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 Post subject: Kelsey's
PostPosted: Tue Jun 20, 2006 12:30 am 
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Joined: Mon Jun 19, 2006 11:58 pm
Posts: 275
Location: on my pc in cp
I have friends (sisters) who have shellfish allergies, and they asked before they ordered their meals if what they had ordered would come in contact with the shellfish on the menu, and they were assured it would not by their server.

They hardly got into their meals when the two of them started to swell up, they both grabbed their epi's and were fine (thankfully!). When they told their server that they had reacted the person was very rude to them, and told them she had never said that it would not come in contact with it!

Can you beleive the nerve!? So be careful there, they clearly don't train their staff right. I know a lot of places have polcies of when there is a severe problem with their food, ie food poisoning, allergy related, their staff is trained to simply tell the costomer to contact head office, and not to talk to any meida who might inquire.

Again BEWARE!!


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 Post subject:
PostPosted: Tue Jun 20, 2006 10:36 pm 
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Joined: Tue Nov 29, 2005 4:04 pm
Posts: 2044
Location: Gatineau, Quebec
I have to agree with you, dustytiger. This is just my opinion, but I personally think restaurants are generally fairly unsafe places for those with severe food allergies, and you have to be pretty careful about where you eat, especially for allergies that are not as "mediatized" as peanuts and nuts.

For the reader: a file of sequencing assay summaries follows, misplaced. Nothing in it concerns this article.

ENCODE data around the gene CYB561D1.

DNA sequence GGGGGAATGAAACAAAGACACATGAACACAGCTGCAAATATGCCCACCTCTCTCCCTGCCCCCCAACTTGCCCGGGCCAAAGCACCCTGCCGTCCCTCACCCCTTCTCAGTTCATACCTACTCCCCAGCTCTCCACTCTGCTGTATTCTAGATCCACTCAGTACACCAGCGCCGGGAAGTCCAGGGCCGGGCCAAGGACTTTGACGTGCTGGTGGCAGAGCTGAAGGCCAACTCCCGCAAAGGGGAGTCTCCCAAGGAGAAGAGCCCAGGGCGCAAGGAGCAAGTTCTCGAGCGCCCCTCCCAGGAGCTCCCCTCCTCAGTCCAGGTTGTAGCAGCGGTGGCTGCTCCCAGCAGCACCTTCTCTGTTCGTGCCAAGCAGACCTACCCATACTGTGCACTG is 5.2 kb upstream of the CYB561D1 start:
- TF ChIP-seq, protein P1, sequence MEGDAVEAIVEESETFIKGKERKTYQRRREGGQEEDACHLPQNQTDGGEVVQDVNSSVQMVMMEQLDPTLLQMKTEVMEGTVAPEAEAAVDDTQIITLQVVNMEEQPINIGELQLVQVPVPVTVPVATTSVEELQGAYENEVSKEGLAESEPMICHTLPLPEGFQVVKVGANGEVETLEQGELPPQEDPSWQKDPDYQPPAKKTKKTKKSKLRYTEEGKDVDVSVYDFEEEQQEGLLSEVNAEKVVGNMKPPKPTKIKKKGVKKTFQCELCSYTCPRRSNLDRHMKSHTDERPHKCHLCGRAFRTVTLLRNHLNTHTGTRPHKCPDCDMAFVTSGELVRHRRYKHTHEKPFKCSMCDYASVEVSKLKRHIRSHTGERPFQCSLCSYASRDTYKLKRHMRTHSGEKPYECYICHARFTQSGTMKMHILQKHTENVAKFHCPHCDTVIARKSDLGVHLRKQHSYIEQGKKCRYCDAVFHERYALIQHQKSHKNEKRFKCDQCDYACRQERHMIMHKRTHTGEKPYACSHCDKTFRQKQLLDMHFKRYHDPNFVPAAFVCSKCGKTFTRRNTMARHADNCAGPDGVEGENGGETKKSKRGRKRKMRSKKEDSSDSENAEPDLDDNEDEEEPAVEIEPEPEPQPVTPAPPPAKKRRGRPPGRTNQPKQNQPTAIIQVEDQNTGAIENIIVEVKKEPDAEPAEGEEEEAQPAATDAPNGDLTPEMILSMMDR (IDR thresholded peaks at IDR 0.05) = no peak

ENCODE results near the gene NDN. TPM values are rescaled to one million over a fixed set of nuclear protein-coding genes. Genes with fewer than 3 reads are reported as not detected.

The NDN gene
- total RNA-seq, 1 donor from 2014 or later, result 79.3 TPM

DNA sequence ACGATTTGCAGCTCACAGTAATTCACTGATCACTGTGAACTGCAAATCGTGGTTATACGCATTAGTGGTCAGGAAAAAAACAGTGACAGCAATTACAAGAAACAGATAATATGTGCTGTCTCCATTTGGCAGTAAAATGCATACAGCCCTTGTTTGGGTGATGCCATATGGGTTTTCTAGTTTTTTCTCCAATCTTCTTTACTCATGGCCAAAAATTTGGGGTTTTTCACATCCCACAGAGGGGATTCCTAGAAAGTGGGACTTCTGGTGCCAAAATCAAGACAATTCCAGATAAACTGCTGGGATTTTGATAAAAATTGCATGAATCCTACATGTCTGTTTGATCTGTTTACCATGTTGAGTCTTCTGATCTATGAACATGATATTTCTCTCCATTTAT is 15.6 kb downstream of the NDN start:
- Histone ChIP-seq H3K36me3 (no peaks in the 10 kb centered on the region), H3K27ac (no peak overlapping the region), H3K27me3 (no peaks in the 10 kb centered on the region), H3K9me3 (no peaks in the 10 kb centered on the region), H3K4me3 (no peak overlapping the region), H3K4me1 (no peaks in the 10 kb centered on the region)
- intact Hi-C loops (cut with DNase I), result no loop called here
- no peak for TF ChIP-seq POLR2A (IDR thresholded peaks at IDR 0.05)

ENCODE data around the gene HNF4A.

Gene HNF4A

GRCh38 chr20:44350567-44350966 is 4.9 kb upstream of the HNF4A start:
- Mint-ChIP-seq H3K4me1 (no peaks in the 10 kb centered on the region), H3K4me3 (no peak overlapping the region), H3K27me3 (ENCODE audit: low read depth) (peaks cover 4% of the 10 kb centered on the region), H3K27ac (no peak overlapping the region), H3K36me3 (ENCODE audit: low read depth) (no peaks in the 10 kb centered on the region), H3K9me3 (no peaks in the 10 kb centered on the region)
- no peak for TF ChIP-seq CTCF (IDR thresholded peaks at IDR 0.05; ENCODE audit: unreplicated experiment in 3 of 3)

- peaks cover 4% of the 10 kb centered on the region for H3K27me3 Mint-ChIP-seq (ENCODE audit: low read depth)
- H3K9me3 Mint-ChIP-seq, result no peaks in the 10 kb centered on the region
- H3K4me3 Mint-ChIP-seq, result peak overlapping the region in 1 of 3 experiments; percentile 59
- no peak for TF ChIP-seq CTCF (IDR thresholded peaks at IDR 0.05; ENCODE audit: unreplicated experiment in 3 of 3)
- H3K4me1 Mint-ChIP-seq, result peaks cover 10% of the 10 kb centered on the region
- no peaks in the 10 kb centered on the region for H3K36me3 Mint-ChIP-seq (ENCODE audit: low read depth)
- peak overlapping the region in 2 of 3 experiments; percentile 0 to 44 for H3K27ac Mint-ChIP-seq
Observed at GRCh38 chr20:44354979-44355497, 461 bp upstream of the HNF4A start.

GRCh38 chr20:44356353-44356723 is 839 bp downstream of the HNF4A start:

For a lot of restaurants, there is so much turnover in staff, that even if they wanted to have good allergy policies and make sure their staff were well-educated on allergies, there just wouldn't be the time to keep training all the new people.

This new book I've been reading (The Complete Peanut Allergy Handbook) basically says that if you can't talk to the person preparing the food, you probably shouldn't be eating the food. It's just not a good idea to rely solely on the wait staff to get it right.

That doesn't excuse the way the server acted to your friends, though. That's pretty inexcusable behaviour, and if it were me, I'd have bumped things up the foodchain pronto - starting with the manager and taking it from there.

K.

_________________
Karen, proud Mom of
- DS1 (12 yrs): allergic to cashews, pistachios, Brazil nuts, potatoes, some legumes, some fish, pumpkin seeds; OAS
- DS2 (1o yrs): ana. to dairy, eggs, peanuts; asthma


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 Post subject:
PostPosted: Wed Jun 21, 2006 9:52 am 
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Joined: Tue Mar 22, 2005 6:53 pm
Posts: 1454
Location: Canada
I agree, Karen. When I get out of school and get a job, I *might* look into finding a restaurant where I feel safe eating, but it is tricky...especially with multiple food allergies. A large proportion of my more severe reactions as a child occurred in restaurants...and my parents didn't eat out that much. But they didn't ask all the questions that we are now advised to....they just generally asked the server about ingredients when we arrived.

I read an article in the Journal of Allergy and Clinical Immunology in which the researchers asked restaurant workers allergy-related questions. A lot of people who were 100% confident in their ability to prepare food for allergic customers had really scary beliefs....like a little bit of the allergen wouldn't hurt anybody. i'll try to find the article one of these days.

One really good idea: at the mayo clinic website, they recommend that people with allergies carry a chef card....the idea is that the person actually preparing the food needs to be informed.


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